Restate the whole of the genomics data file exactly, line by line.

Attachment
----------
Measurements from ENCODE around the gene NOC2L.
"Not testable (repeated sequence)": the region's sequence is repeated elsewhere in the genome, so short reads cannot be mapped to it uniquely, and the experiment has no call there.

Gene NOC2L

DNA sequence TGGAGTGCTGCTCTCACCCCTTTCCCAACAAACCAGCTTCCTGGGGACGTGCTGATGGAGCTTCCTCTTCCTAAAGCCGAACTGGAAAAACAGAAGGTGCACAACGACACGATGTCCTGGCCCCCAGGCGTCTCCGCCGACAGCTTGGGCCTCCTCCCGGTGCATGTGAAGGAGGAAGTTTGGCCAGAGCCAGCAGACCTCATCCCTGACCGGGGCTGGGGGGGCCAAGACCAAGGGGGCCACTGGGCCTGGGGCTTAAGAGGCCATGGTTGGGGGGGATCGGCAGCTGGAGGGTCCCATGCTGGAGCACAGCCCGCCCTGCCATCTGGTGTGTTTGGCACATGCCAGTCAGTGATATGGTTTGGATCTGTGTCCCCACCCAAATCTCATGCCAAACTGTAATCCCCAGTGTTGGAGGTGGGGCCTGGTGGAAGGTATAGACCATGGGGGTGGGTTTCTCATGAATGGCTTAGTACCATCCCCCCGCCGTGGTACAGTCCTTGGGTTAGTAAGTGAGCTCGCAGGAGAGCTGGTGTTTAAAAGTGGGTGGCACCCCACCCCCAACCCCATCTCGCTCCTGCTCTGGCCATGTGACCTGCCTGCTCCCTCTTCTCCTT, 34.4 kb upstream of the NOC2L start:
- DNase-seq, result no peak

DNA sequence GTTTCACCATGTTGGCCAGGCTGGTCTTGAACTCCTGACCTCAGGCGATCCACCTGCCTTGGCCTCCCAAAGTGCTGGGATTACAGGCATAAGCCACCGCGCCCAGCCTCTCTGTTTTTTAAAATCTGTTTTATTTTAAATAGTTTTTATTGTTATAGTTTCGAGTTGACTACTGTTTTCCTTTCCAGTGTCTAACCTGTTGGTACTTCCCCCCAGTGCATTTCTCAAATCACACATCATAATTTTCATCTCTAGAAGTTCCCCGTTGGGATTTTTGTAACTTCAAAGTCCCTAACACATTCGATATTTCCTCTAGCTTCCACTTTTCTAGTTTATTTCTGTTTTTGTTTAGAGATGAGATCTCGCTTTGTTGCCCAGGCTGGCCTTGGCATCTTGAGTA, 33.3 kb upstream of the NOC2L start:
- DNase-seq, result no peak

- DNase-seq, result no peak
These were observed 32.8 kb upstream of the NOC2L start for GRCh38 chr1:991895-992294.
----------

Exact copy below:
Measurements from ENCODE around the gene NOC2L.
"Not testable (repeated sequence)": the region's sequence is repeated elsewhere in the genome, so short reads cannot be mapped to it uniquely, and the experiment has no call there.

Gene NOC2L

DNA sequence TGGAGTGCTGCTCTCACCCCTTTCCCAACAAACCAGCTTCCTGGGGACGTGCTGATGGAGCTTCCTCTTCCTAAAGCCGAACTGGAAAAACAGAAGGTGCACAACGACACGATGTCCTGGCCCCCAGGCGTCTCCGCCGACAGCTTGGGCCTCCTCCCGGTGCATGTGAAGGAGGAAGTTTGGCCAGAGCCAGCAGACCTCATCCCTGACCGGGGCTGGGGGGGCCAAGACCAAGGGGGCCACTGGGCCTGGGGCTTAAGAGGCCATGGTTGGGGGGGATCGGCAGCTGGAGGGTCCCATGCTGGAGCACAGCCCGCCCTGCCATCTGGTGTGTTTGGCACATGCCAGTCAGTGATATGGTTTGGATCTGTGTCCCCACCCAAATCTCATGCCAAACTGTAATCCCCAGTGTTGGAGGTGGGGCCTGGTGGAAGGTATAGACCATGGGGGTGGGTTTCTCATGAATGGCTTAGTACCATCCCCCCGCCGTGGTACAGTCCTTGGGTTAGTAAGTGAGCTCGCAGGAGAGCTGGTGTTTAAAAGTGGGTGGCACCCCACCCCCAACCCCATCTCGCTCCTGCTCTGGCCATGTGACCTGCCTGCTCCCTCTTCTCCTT, 34.4 kb upstream of the NOC2L start:
- DNase-seq, result no peak

DNA sequence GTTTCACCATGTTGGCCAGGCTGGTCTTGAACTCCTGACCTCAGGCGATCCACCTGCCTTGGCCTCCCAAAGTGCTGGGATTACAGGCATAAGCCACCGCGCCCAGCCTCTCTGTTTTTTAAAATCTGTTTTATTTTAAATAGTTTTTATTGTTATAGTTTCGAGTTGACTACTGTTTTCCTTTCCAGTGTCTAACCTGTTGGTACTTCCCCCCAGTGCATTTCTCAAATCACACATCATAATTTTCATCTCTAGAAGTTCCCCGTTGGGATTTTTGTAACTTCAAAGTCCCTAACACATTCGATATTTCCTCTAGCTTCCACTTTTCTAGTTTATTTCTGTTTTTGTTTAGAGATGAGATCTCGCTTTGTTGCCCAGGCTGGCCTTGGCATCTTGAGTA, 33.3 kb upstream of the NOC2L start:
- DNase-seq, result no peak

- DNase-seq, result no peak
These were observed 32.8 kb upstream of the NOC2L start for GRCh38 chr1:991895-992294.